After computers were invented, flat file systems came about, these systems developed storage and access methods that are stilled used in today's database systems.  One of the first databases was the hierarchical database, concepts developed for hierarchical like pointers are used today in object-oriented databases. Many people felt that the hierarchical model was too restrictive and wanted more flexibility.

To improve on the hierarchical model, the Network model was developed in the late 1960's.  It was commonly called the CODASYL model.  This database can be thought of as a matrix organization.  Network databases were more flexible, but as a result, they were also more complex. The access language was complex and not user friendly.  Ad hoc queries are infrequent.  CODASYL worked well in transaction processing environments.  The CODASYL specifications that were developed by CODASYL DBTG became a cornerstone for all databases.  In fact, some of the CODASYL specifications could be used in the object-oriented database specifications that the OMG group is putting together for OODBMS.  With modifications and updating, who knows, maybe the CODASYL model will reemerge as the model for object-oriented technology. 

Because of the complex nature of both hierarchical and network databases users wanted and needed a simpler design.

The relational model was the simpler design that was needed, but it took 10 to 15 years for computer technology to catch up.  The relational model can be thought of as a collection of two dimensional arrays called tables that have rows and columns.  It has a very simple and easy to use language called SQL, making ad hoc queries frequent and easy.  Today, the relational model is the most widely accepted and popular database model.  Even with all of the improvements that the relational model has over hierarchical and network models, and the fact that technology has and is changing, we now have and need to store audio, video, text, graphics, etc.,   users want more.

So, we now have object-oriented databases. The distinguishing characteristic of the object-oriented database is its ability to store data behavior, but how does the behavior of the data get incorporated into the database?  At first glance, this may seem to be a process for moving application code from a program into a database.  While it is true that an object-oriented database stores "behaviors", these databases must also have the ability to manage many different objects, each with different data items.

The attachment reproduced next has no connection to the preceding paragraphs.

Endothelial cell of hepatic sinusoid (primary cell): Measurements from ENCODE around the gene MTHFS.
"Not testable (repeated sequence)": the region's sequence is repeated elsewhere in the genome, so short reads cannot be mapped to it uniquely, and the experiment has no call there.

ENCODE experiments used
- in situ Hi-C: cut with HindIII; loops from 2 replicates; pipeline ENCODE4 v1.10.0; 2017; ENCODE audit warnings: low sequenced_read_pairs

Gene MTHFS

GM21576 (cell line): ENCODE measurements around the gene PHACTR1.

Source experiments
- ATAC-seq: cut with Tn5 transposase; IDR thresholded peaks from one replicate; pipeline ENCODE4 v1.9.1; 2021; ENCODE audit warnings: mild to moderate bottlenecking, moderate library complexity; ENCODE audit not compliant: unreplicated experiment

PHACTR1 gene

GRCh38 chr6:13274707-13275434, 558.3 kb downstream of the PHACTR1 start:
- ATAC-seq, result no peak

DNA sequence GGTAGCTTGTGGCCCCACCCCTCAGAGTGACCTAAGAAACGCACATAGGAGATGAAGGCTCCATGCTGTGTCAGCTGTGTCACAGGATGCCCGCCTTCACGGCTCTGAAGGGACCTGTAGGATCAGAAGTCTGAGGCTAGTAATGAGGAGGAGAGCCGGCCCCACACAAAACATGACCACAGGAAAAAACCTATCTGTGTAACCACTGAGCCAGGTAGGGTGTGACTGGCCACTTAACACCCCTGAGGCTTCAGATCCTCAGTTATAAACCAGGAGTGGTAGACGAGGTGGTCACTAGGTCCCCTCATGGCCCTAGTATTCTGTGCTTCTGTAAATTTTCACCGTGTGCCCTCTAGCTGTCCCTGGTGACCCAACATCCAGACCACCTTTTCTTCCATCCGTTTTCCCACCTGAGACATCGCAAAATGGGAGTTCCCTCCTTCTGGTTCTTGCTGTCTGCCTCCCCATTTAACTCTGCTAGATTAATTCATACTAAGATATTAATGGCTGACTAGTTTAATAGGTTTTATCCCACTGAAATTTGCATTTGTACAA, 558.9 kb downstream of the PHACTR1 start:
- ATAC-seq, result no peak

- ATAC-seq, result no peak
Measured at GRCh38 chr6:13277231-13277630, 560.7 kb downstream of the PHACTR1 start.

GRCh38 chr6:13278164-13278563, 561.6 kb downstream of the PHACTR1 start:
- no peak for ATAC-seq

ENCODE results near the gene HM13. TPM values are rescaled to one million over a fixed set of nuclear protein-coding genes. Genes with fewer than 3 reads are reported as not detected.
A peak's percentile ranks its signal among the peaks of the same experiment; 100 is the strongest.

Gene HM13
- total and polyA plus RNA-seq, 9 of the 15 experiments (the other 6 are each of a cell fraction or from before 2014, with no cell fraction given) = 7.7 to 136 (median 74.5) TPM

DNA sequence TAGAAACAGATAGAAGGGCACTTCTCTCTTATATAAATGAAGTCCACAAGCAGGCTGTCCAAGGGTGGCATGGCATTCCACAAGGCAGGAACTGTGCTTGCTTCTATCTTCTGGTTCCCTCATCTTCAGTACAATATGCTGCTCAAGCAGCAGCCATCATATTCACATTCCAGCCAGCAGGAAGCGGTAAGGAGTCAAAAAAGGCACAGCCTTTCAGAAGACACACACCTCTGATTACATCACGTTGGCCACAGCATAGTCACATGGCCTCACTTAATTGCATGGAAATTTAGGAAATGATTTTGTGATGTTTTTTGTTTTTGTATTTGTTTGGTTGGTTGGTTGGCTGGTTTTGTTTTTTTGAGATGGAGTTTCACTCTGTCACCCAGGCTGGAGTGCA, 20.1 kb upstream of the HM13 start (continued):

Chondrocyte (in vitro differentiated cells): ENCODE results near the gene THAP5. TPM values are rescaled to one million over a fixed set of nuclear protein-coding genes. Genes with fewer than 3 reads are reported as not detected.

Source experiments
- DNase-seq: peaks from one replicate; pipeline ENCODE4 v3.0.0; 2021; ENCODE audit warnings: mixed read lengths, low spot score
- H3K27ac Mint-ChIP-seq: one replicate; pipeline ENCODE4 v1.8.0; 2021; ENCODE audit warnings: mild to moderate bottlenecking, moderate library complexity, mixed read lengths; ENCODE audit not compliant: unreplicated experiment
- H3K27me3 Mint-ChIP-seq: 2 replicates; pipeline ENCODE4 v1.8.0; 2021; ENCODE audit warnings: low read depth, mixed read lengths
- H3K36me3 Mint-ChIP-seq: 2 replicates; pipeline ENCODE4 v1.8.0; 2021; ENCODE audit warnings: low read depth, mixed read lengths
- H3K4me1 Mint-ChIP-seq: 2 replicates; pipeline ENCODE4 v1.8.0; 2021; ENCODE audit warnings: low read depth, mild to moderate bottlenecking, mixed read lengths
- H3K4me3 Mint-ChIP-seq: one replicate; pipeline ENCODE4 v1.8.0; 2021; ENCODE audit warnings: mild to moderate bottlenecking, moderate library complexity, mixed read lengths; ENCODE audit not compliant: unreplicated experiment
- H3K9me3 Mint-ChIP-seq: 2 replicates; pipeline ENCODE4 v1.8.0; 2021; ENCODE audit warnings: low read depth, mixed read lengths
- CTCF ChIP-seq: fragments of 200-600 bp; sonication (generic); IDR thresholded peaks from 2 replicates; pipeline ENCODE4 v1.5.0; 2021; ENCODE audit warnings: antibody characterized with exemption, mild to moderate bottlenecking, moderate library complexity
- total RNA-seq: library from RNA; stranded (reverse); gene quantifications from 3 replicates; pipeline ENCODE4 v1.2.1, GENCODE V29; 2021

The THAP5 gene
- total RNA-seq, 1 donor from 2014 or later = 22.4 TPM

Now that we have reviewed the basic data structures that make up commercial database management system, we can move on to take a look at object-oriented systems analysis.  By understanding the internals of database management and the constructs of object-oriented analysis, we can develop a firm understanding of database objects and their use in the real world.



Oracle Training at Sea
oracle dba poster

Follow us on Twitter 
Oracle performance tuning software 
Oracle Linux poster


Burleson is the American Team

Note: This Oracle documentation was created as a support and Oracle training reference for use by our DBA performance tuning consulting professionals.  Feel free to ask questions on our Oracle forum.

Verify experience! Anyone considering using the services of an Oracle support expert should independently investigate their credentials and experience, and not rely on advertisements and self-proclaimed expertise. All legitimate Oracle experts publish their Oracle qualifications.

Errata?  Oracle technology is changing and we strive to update our BC Oracle support information.  If you find an error or have a suggestion for improving our content, we would appreciate your feedback.  Just  e-mail:  

and include the URL for the page.


Burleson Consulting

The Oracle of Database Support

Oracle Performance Tuning

Remote DBA Services


Copyright © 1996 -  2020

All rights reserved by Burleson

Oracle ® is the registered trademark of Oracle Corporation.